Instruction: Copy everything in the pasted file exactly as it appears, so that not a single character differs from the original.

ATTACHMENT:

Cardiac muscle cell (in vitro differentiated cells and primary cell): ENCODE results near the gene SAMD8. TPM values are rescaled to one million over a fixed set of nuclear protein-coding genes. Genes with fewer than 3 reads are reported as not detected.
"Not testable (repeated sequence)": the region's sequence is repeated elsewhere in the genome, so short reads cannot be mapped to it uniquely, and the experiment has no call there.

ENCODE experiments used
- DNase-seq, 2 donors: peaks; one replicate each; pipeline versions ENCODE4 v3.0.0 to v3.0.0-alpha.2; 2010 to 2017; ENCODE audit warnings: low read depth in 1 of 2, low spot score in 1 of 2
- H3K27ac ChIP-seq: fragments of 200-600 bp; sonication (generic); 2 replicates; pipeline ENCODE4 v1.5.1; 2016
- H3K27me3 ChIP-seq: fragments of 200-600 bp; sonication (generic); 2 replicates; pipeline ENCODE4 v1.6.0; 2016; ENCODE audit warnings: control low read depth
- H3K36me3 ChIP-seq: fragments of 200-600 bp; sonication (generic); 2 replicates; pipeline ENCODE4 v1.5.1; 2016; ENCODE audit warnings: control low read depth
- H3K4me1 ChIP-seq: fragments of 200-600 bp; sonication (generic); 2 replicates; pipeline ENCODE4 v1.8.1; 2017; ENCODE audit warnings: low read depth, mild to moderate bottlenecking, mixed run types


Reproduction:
Cardiac muscle cell (in vitro differentiated cells and primary cell): ENCODE results near the gene SAMD8. TPM values are rescaled to one million over a fixed set of nuclear protein-coding genes. Genes with fewer than 3 reads are reported as not detected.
"Not testable (repeated sequence)": the region's sequence is repeated elsewhere in the genome, so short reads cannot be mapped to it uniquely, and the experiment has no call there.

ENCODE experiments used
- DNase-seq, 2 donors: peaks; one replicate each; pipeline versions ENCODE4 v3.0.0 to v3.0.0-alpha.2; 2010 to 2017; ENCODE audit warnings: low read depth in 1 of 2, low spot score in 1 of 2
- H3K27ac ChIP-seq: fragments of 200-600 bp; sonication (generic); 2 replicates; pipeline ENCODE4 v1.5.1; 2016
- H3K27me3 ChIP-seq: fragments of 200-600 bp; sonication (generic); 2 replicates; pipeline ENCODE4 v1.6.0; 2016; ENCODE audit warnings: control low read depth
- H3K36me3 ChIP-seq: fragments of 200-600 bp; sonication (generic); 2 replicates; pipeline ENCODE4 v1.5.1; 2016; ENCODE audit warnings: control low read depth
- H3K4me1 ChIP-seq: fragments of 200-600 bp; sonication (generic); 2 replicates; pipeline ENCODE4 v1.8.1; 2017; ENCODE audit warnings: low read depth, mild to moderate bottlenecking, mixed run types